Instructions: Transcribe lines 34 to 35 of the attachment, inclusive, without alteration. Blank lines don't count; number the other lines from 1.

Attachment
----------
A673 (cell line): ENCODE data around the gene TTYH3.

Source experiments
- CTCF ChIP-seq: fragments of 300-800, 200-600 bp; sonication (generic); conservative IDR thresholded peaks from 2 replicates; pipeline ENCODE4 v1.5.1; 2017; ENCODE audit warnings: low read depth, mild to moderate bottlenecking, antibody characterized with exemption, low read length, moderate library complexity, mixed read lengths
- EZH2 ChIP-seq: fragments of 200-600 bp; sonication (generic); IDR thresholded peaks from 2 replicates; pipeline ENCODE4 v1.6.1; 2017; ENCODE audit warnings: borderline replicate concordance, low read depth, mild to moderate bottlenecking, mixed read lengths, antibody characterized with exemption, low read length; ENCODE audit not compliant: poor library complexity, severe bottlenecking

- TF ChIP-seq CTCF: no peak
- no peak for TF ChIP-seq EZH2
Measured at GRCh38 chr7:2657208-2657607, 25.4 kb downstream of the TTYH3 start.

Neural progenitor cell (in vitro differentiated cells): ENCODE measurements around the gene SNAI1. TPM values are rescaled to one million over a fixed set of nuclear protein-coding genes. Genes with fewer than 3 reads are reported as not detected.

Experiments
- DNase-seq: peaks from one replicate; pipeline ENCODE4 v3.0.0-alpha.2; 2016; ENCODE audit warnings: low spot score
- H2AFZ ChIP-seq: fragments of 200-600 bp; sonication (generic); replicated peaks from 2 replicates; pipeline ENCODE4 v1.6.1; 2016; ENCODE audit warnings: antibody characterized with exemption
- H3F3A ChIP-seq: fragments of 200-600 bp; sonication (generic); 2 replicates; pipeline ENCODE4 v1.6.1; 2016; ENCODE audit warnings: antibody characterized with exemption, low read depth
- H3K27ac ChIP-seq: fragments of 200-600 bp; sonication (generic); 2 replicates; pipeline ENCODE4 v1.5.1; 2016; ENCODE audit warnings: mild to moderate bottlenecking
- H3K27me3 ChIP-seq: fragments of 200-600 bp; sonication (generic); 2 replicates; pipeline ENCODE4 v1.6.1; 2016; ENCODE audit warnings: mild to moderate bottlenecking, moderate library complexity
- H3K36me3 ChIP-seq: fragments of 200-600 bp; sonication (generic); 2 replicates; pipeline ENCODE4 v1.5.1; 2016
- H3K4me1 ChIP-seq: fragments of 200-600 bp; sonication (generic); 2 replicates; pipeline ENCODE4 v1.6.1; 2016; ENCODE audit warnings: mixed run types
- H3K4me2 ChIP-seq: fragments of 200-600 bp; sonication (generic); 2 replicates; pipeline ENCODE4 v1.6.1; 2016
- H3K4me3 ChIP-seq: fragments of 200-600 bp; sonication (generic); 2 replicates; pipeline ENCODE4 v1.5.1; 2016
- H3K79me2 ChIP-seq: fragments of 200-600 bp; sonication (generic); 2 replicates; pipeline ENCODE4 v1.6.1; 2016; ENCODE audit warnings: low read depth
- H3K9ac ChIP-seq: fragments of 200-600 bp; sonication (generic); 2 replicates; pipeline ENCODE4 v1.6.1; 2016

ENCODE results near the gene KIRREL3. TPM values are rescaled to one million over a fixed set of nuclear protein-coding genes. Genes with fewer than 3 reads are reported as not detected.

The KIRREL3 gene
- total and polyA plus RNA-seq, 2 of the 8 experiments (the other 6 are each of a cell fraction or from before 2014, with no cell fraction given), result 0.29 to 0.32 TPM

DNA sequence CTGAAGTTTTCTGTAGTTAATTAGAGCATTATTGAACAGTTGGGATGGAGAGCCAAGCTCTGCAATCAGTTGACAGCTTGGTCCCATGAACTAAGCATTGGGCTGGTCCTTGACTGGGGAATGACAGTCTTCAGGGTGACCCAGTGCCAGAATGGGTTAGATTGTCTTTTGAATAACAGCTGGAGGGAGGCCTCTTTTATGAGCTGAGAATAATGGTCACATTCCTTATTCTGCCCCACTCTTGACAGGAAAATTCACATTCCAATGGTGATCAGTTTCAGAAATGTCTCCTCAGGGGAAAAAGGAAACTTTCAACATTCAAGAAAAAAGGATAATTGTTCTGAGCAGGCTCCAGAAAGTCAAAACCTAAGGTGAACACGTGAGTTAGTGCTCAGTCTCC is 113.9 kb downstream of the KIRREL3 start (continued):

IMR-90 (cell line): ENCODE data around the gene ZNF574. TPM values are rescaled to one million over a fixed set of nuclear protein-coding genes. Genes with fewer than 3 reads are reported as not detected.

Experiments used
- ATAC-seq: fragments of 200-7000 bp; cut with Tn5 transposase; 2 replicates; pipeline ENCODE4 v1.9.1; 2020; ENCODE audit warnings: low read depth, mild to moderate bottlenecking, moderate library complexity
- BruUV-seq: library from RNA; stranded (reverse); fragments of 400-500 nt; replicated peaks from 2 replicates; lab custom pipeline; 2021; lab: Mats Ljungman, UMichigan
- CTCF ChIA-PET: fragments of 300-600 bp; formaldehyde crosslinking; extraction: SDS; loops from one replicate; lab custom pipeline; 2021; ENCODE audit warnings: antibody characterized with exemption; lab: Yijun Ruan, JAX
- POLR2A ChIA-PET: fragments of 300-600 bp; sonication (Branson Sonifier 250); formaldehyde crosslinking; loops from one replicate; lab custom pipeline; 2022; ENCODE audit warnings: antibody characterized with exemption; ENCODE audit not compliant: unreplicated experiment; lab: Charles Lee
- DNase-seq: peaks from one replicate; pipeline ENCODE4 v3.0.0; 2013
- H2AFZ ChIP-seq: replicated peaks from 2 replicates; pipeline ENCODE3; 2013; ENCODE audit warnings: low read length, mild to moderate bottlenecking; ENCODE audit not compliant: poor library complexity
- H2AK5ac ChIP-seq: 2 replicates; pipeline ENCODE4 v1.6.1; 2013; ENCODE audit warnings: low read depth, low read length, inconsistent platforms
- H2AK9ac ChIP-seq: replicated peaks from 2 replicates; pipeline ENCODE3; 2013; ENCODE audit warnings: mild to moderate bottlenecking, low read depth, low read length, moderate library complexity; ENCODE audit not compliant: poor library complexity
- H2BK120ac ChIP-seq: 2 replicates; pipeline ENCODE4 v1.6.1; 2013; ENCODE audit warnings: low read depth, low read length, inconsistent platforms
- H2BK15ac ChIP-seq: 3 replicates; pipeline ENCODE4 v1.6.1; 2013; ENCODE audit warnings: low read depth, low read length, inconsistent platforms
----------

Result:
- H2AK9ac ChIP-seq: replicated peaks from 2 replicates; pipeline ENCODE3; 2013; ENCODE audit warnings: mild to moderate bottlenecking, low read depth, low read length, moderate library complexity; ENCODE audit not compliant: poor library complexity
- H2BK120ac ChIP-seq: 2 replicates; pipeline ENCODE4 v1.6.1; 2013; ENCODE audit warnings: low read depth, low read length, inconsistent platforms